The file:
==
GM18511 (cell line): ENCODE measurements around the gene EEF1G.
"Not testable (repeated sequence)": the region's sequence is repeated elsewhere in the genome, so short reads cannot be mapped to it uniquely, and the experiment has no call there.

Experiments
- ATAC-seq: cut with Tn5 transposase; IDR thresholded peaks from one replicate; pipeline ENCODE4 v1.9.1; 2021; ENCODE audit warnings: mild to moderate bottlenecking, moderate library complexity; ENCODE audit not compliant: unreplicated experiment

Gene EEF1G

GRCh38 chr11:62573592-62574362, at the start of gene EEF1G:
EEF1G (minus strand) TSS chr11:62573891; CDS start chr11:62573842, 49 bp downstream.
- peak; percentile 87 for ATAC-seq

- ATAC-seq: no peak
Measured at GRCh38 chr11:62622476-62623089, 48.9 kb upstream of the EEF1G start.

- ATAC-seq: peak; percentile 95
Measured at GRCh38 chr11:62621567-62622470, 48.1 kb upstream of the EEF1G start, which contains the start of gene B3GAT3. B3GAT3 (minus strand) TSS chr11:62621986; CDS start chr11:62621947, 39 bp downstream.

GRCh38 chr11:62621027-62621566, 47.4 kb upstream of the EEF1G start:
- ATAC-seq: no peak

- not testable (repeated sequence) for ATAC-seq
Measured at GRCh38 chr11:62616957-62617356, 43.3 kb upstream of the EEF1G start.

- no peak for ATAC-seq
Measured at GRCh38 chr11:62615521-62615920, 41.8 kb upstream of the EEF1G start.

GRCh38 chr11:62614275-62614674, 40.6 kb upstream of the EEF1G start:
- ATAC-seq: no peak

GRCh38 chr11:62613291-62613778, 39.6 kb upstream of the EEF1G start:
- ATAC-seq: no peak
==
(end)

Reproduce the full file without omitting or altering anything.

GM18511 (cell line): ENCODE measurements around the gene EEF1G.
"Not testable (repeated sequence)": the region's sequence is repeated elsewhere in the genome, so short reads cannot be mapped to it uniquely, and the experiment has no call there.

Experiments
- ATAC-seq: cut with Tn5 transposase; IDR thresholded peaks from one replicate; pipeline ENCODE4 v1.9.1; 2021; ENCODE audit warnings: mild to moderate bottlenecking, moderate library complexity; ENCODE audit not compliant: unreplicated experiment

Gene EEF1G

GRCh38 chr11:62573592-62574362, at the start of gene EEF1G:
EEF1G (minus strand) TSS chr11:62573891; CDS start chr11:62573842, 49 bp downstream.
- peak; percentile 87 for ATAC-seq

- ATAC-seq: no peak
Measured at GRCh38 chr11:62622476-62623089, 48.9 kb upstream of the EEF1G start.

- ATAC-seq: peak; percentile 95
Measured at GRCh38 chr11:62621567-62622470, 48.1 kb upstream of the EEF1G start, which contains the start of gene B3GAT3. B3GAT3 (minus strand) TSS chr11:62621986; CDS start chr11:62621947, 39 bp downstream.

GRCh38 chr11:62621027-62621566, 47.4 kb upstream of the EEF1G start:
- ATAC-seq: no peak

- not testable (repeated sequence) for ATAC-seq
Measured at GRCh38 chr11:62616957-62617356, 43.3 kb upstream of the EEF1G start.

- no peak for ATAC-seq
Measured at GRCh38 chr11:62615521-62615920, 41.8 kb upstream of the EEF1G start.

GRCh38 chr11:62614275-62614674, 40.6 kb upstream of the EEF1G start:
- ATAC-seq: no peak

GRCh38 chr11:62613291-62613778, 39.6 kb upstream of the EEF1G start:
- ATAC-seq: no peak